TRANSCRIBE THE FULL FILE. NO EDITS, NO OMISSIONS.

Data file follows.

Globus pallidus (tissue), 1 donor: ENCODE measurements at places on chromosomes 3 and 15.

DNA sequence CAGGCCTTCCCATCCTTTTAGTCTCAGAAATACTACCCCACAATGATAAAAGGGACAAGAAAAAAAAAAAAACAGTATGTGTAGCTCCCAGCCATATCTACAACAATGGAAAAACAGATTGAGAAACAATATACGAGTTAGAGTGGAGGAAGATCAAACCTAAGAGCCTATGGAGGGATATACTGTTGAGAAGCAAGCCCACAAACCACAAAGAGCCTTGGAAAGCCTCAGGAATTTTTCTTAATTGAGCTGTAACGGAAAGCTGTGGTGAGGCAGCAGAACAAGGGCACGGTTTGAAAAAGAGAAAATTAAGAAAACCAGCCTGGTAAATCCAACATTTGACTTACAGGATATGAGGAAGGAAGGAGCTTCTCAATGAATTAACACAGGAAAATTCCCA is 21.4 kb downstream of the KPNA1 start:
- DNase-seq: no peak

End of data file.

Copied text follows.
Globus pallidus (tissue), 1 donor: ENCODE measurements at places on chromosomes 3 and 15.

DNA sequence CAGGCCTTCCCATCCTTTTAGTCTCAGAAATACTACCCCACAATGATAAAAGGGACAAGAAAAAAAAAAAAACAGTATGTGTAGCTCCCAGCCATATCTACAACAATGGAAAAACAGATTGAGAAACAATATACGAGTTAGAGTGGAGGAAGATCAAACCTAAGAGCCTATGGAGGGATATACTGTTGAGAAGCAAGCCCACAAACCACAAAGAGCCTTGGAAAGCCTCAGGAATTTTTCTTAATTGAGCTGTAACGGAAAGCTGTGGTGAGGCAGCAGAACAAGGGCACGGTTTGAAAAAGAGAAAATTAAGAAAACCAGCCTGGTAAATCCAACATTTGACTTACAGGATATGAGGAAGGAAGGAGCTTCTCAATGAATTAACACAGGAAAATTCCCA is 21.4 kb downstream of the KPNA1 start:
- DNase-seq: no peak